U.S./VIETNAM TRADE AGREEMENT: MORE SYMBOLIC THAN SUBSTANTIAL

Byline: Jim Ostroff

WASHINGTON — The signing Thursday of a sweeping trade accord between the U.S. and Vietnam was hailed in all quarters as a fitting rapprochement, officially ending 25 years of enmity between the former foes and setting the stage for a boom in trade.
However, U.S. makers and retailers said a mix of logistical concerns and protectionist gambits may keep Vietnam a bit player on the sourcing scene for many years to come.
Whatever the fate of the accord, it was hard to miss the symbolism as President Clinton strode into the Rose Garden to announce that the former bitter enemies had fully agreed to a comprehensive trade agreement a quarter century after U.S. forces retreated from their last stronghold in Saigon (now Ho Chi Minh City).
“This is another historic step in the process of normalization, reconciliation and healing between our two nations,” Clinton said in late afternoon comments, as his chief trade negotiator, Charlene Barshefsky, and her Vietnamese counterpart, Vu Khoan, looked on minutes after signing the historic trade document.
“The agreement we signed today will dramatically open Vietnam’s markets on everything from agriculture to industrial goods, while creating jobs both in Vietnam and in the United States,” he said.
Although the agreement’s full details were not released, both sides agreed to open their markets to the other’s goods and services, as well as provide investment and copyright protection guarantees.
Vietnam will not receive full benefits, however, until Congress grants Vietnam normal trade relations status. Without this, U.S. import duties on Vietnamese goods would remain at their average 40 percent level and range up to 90 percent. With NTR, the average U.S. tariff would fall to 3 percent for all products and about 16 percent for apparel and textiles.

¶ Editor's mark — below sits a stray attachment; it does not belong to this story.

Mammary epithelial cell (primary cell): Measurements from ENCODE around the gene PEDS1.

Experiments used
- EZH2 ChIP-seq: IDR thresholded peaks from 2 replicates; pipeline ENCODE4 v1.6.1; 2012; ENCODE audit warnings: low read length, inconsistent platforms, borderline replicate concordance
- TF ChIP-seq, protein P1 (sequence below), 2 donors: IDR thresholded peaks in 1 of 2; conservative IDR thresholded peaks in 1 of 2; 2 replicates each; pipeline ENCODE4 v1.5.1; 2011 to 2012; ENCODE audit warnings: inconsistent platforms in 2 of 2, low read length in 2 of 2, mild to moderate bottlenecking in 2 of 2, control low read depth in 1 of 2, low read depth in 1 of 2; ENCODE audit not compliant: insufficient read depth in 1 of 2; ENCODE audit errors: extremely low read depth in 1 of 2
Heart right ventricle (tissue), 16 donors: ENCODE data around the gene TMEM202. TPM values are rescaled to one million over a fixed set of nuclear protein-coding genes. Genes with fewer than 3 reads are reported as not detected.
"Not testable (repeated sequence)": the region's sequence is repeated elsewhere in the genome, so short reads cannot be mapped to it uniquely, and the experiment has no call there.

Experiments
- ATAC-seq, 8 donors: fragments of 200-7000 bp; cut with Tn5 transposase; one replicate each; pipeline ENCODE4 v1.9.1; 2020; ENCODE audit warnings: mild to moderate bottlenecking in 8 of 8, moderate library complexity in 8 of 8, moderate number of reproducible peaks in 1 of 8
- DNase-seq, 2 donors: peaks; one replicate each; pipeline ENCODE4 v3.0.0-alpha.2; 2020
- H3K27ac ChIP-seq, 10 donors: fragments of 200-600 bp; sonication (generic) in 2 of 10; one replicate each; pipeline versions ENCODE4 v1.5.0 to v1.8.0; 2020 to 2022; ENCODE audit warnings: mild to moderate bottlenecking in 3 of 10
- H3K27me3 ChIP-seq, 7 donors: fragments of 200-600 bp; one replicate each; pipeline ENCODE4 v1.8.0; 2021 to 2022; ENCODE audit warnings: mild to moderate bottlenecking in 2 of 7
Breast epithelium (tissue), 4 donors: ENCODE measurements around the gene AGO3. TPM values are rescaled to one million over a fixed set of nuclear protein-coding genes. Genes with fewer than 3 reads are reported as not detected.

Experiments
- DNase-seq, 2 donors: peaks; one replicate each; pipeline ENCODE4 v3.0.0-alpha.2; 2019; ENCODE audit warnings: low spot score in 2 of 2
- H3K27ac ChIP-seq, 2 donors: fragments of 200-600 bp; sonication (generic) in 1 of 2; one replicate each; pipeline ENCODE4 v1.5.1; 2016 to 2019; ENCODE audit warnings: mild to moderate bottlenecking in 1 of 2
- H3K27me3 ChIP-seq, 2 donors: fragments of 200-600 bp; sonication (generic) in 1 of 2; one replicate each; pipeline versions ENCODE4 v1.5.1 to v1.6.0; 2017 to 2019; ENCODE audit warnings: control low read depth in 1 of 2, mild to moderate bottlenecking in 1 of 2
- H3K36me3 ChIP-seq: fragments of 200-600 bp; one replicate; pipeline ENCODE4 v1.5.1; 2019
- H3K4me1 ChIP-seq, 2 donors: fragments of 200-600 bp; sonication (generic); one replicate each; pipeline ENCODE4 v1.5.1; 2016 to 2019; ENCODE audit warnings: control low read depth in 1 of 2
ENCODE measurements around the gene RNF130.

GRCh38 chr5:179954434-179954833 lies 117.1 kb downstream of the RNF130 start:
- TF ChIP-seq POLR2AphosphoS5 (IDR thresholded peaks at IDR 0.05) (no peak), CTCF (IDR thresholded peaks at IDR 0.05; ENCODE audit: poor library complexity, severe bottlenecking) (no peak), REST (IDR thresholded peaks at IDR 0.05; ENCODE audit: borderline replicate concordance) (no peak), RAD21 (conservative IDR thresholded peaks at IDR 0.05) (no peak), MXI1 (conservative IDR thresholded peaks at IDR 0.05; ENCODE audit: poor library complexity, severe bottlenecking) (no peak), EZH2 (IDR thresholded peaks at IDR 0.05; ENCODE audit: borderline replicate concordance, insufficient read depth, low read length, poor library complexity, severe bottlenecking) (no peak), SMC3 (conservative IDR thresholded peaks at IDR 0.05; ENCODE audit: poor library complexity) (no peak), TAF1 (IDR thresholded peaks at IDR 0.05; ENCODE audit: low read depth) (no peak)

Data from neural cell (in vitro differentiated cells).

Analysts said they anticipate Congress will grant Vietnam NTR by yearend, a forecast that encouraged American sourcing interests. For years, makers and retailers have eyed Vietnam as “the next China,” given its large population, rock-bottom labor costs and a workforce that is skilled in the needle trade.
Privately, some American importers have said they could do little more than envy their European competitors who were importing an estimated $100 million-plus worth of apparel annually from Vietnam.
“Obviously, so long as U.S. duty rates remain sky high there, trade will remain stunted, shipping mainly men’s cotton woven shirts and cotton gloves,” said Julia Hughes, Washington vice president with the U.S. Association of Importers of Textiles and Apparel.
Hughes noted that the U.S. imported $44 million worth of apparel from Vietnam, composed almost entirely of these two products, for the year ended in April. This placed Vietnam in 55th place as a foreign U.S. apparel supplier.
Some analysts have said Vietnam, with heavy foreign investments, could ship up to $2 billion in apparel a year to the U.S., which would place it among the Big Five: Mexico, China, Hong Kong, Taiwan and South Korea.
Hughes said that with NTR between the two nations — and Vietnam’s already growing apparel-making industry — Vietnam can be expected to become a major source of a broad range of garments and one of the largest suppliers in the U.S., so long as quotas are not imposed.